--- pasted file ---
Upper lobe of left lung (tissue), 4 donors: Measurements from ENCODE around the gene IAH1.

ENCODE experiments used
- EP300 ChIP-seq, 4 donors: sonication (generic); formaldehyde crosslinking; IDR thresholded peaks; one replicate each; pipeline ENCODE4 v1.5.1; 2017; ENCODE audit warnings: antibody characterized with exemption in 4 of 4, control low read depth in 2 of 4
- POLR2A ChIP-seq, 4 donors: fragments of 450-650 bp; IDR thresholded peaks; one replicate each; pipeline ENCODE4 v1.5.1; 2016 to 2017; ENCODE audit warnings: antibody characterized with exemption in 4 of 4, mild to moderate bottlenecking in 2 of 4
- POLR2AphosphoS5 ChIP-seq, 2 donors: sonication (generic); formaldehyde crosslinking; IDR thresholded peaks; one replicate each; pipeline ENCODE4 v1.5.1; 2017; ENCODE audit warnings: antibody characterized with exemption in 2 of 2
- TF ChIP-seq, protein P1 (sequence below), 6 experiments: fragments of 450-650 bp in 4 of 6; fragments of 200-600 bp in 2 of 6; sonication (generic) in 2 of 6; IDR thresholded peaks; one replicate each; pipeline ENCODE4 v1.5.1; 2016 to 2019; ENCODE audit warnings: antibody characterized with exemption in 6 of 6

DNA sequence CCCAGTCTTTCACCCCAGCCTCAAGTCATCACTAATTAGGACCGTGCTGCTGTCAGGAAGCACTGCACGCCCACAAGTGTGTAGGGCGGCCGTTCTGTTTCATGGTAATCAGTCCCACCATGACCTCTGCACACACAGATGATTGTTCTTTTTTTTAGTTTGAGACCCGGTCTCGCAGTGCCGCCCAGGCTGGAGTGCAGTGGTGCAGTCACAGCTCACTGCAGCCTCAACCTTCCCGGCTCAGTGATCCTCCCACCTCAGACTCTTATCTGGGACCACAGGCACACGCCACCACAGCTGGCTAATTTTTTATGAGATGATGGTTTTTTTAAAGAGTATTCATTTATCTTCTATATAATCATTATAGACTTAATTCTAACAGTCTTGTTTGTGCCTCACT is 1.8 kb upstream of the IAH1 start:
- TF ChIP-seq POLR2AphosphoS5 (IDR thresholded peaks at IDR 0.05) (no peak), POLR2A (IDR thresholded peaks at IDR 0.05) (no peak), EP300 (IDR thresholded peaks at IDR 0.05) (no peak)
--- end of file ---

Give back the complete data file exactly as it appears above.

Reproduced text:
Upper lobe of left lung (tissue), 4 donors: Measurements from ENCODE around the gene IAH1.

ENCODE experiments used
- EP300 ChIP-seq, 4 donors: sonication (generic); formaldehyde crosslinking; IDR thresholded peaks; one replicate each; pipeline ENCODE4 v1.5.1; 2017; ENCODE audit warnings: antibody characterized with exemption in 4 of 4, control low read depth in 2 of 4
- POLR2A ChIP-seq, 4 donors: fragments of 450-650 bp; IDR thresholded peaks; one replicate each; pipeline ENCODE4 v1.5.1; 2016 to 2017; ENCODE audit warnings: antibody characterized with exemption in 4 of 4, mild to moderate bottlenecking in 2 of 4
- POLR2AphosphoS5 ChIP-seq, 2 donors: sonication (generic); formaldehyde crosslinking; IDR thresholded peaks; one replicate each; pipeline ENCODE4 v1.5.1; 2017; ENCODE audit warnings: antibody characterized with exemption in 2 of 2
- TF ChIP-seq, protein P1 (sequence below), 6 experiments: fragments of 450-650 bp in 4 of 6; fragments of 200-600 bp in 2 of 6; sonication (generic) in 2 of 6; IDR thresholded peaks; one replicate each; pipeline ENCODE4 v1.5.1; 2016 to 2019; ENCODE audit warnings: antibody characterized with exemption in 6 of 6

DNA sequence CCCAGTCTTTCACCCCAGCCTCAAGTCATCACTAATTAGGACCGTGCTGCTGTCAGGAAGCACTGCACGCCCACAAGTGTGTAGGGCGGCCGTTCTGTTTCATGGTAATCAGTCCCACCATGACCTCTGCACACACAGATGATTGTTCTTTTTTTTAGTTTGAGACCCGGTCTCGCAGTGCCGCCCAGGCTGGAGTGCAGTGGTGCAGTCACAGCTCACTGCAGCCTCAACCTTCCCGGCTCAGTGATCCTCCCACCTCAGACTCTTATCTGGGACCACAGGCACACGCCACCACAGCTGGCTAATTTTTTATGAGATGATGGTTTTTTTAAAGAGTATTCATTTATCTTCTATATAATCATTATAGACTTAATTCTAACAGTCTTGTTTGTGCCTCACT is 1.8 kb upstream of the IAH1 start:
- TF ChIP-seq POLR2AphosphoS5 (IDR thresholded peaks at IDR 0.05) (no peak), POLR2A (IDR thresholded peaks at IDR 0.05) (no peak), EP300 (IDR thresholded peaks at IDR 0.05) (no peak)